May 11, 2019
The City Council of Piran finally adopted a budget for the year 2019 this Friday, following a series of unsuccessful sessions that at certain point included the Mayor's making passing of the plan conditional on him staying in office.
Mayor Đenio Zadković had a difficult week after the commercial TV station POP TV found out about his website and some letters he had sent two years ago to various world leaders, including Pope Francis, former General Secretary of the United Nations Ban Ki-moon and then US presidential candidate Donald Trump. As Zadković, whose interests are philosophy and spirituality according to his autobiography, later explained, the letters were part of his art photography project.
In his 2016 letter to Donald Trump he proposes that his pictures be exhibited at Ground Zero in New York for the following reasons:
“When George W. Bush became president of the US I saw tragedy in his eyes. That was 9/11 and in that period the Idea of exposing my photopoems at GROUND ZERO started to rise. It may sound too ambitious, but that is the only place where I want to see them exposed. I'd like to find out if the initials of my name and surname have some kind of connection with those of the place where once the twins were; I want to know if Jung's synchronicity exists (now, not now or never?); and finally if the language of the unconscious still works in the name of love.”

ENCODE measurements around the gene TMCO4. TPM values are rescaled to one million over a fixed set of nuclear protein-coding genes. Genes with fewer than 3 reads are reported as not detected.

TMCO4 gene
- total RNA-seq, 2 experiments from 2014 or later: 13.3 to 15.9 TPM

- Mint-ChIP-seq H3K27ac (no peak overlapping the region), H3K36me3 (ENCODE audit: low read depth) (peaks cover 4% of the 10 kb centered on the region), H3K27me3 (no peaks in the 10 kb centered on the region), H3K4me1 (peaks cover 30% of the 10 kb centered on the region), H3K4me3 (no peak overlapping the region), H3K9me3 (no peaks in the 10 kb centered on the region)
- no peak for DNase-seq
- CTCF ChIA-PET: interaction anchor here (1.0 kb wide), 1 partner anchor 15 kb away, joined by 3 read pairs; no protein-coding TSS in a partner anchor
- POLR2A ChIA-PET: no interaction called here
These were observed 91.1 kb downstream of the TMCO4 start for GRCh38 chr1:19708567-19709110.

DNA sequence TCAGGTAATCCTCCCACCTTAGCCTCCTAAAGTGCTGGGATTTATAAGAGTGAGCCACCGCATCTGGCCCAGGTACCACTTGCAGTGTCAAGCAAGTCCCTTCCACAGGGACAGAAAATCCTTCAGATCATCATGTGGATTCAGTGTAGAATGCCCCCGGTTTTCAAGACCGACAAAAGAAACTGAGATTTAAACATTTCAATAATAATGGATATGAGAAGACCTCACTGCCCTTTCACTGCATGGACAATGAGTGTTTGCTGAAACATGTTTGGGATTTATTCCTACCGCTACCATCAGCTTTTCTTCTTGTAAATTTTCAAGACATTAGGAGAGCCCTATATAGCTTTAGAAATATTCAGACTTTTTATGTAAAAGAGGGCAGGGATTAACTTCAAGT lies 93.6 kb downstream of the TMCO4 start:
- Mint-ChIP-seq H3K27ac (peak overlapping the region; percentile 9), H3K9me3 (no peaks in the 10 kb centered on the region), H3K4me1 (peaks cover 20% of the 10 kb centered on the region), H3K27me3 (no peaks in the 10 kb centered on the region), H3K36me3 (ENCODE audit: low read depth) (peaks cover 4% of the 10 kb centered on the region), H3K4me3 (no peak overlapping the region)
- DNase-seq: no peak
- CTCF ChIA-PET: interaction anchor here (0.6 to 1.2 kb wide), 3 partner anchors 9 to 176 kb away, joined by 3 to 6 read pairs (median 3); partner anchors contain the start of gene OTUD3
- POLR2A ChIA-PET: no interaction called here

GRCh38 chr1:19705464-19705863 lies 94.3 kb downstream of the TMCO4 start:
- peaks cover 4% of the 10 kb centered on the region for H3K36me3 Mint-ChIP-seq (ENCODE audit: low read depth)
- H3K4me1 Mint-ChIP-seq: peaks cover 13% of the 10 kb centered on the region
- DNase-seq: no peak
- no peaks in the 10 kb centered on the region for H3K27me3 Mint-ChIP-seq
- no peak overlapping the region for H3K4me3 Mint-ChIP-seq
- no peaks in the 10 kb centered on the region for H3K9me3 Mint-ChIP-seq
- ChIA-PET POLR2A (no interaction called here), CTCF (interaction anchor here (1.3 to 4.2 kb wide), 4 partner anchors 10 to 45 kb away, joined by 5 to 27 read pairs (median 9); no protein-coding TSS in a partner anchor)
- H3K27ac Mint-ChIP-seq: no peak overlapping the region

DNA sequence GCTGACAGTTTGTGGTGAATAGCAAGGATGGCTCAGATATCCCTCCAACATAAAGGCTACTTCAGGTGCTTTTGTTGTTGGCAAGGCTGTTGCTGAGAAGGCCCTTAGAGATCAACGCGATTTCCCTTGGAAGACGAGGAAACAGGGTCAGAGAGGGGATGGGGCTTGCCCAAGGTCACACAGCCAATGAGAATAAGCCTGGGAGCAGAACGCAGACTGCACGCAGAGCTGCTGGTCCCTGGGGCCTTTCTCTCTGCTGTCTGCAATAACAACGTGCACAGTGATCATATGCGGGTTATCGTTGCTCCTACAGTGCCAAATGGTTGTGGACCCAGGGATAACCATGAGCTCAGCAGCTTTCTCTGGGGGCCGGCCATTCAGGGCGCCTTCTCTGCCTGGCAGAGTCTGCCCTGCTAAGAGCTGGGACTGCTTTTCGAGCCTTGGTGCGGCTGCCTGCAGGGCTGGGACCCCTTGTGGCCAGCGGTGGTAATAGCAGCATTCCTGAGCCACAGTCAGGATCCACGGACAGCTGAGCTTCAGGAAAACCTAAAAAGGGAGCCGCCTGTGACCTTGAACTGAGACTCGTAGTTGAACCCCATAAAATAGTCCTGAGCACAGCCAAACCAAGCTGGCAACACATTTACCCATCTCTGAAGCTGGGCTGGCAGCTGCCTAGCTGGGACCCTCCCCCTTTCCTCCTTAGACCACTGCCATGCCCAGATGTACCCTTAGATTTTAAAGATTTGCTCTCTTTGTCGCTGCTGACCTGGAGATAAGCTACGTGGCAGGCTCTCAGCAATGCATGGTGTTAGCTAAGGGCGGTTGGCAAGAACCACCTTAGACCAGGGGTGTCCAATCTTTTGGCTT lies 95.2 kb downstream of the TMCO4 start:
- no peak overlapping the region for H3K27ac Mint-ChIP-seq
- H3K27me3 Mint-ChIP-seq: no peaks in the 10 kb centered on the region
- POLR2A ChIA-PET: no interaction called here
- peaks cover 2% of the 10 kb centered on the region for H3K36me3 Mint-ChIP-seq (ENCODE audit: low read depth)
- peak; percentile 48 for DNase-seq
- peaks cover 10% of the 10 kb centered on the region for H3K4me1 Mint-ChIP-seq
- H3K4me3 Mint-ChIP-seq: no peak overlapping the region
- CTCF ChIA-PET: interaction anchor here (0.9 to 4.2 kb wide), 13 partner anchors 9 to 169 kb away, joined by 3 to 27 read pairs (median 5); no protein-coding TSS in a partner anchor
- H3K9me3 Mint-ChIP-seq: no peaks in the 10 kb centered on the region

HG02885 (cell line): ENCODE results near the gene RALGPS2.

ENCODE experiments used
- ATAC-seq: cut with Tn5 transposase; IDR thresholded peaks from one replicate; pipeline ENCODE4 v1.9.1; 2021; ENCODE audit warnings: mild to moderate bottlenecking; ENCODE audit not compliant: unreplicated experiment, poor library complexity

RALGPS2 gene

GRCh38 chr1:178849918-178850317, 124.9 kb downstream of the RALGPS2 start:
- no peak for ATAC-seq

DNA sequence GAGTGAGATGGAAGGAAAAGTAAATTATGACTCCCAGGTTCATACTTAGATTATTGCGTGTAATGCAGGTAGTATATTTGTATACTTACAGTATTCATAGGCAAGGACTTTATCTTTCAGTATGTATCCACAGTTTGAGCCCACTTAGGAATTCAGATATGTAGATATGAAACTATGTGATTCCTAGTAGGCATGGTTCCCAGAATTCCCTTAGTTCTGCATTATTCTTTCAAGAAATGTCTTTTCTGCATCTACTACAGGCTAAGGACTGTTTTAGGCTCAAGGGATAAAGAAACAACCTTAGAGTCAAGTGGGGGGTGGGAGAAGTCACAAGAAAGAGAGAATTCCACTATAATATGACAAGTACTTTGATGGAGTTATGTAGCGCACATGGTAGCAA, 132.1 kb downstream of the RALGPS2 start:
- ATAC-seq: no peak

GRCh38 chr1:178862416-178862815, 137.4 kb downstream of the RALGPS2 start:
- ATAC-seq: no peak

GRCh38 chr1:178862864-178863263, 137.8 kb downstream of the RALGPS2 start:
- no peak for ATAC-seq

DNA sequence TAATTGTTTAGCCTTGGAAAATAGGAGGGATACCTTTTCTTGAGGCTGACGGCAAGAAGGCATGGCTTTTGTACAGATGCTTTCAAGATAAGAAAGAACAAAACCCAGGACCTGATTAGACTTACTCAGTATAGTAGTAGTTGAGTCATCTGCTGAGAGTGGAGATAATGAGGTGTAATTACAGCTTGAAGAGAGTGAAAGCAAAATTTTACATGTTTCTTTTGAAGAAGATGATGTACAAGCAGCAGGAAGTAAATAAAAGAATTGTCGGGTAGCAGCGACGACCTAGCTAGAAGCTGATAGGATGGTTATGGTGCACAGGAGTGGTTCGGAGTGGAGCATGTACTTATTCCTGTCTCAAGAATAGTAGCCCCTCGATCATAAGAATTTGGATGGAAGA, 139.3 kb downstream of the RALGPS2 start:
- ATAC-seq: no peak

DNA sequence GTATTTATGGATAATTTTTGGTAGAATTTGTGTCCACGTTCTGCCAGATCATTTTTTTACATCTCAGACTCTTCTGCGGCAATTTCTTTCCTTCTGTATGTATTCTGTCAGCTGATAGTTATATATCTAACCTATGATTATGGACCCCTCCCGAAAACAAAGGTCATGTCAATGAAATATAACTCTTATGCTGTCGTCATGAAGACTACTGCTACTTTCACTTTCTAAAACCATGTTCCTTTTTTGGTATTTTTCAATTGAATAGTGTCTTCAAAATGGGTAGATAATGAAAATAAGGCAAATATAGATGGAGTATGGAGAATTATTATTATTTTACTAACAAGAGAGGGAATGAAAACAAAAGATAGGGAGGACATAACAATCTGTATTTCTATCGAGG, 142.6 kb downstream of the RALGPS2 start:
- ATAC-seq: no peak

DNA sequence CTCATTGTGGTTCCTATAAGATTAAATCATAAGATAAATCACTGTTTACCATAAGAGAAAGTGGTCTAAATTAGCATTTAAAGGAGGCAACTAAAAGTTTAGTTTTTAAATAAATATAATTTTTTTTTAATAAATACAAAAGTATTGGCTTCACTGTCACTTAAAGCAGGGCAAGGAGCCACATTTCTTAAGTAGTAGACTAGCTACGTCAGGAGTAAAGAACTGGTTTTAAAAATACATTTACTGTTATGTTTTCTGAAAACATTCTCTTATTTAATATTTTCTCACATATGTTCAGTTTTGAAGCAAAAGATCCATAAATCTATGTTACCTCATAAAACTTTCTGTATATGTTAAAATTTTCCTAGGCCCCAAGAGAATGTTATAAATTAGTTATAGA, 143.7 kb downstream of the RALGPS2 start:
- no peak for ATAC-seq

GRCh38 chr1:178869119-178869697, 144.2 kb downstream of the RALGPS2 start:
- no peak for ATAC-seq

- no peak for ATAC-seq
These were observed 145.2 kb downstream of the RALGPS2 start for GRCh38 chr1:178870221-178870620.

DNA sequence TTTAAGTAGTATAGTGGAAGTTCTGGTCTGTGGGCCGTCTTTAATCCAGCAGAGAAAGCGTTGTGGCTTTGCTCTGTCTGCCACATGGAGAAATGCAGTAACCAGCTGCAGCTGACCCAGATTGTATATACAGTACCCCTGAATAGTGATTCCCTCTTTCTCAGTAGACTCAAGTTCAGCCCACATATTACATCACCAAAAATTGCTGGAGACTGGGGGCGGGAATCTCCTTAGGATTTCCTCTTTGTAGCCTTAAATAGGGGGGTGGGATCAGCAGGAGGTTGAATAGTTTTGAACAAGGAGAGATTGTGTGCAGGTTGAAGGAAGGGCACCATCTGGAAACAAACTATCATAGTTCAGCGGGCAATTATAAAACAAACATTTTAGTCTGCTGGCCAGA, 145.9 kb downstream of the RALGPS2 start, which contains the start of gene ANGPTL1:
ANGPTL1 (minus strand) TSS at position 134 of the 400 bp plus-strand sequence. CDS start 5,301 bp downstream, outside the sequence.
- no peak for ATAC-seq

To Ban Ki-moon, he proposed the solution for the “B zone”, the post WWII name for the coastal area that eventually became part of Slovenia and which during the related negotiations belonged to the so-called Territory of Trieste under direct responsibility of the UN Security Council:
“My plan is to establish a bank of United Nations in the Free Territory of Trieste/zone B in Koper and I would like you Mr. BAN KI-MOON after retiring from the presidency of the UN to undertake the presidency of the bank, the priority of which will be the introduction of a Universal Basic Income for everybody, starting with Africa and thus solving the problem of the current and likely future massive exodus. I trust you understand my plan and that there is no need to extrapolate into the future with further examples. Thank you for reading my letter and being sensitive to the problem of refugees (and I would like to add, the welfare of women).”
These letters, however, only came out after several of mayor’s unconventional Facebook posts that were directed at the more extreme of his GZOP party members caught the public’s attention. The Mayor laughed at the Pop TV report, thanking them for the free publicity and repeating his previous suggestion that Piran would make the best place for big international meetings. In translation:
“Ahahaha, POP TV, thank you for the advertisement. (…) Perhaps Putin and Trump will come to Piran after all. It is not too late yet.”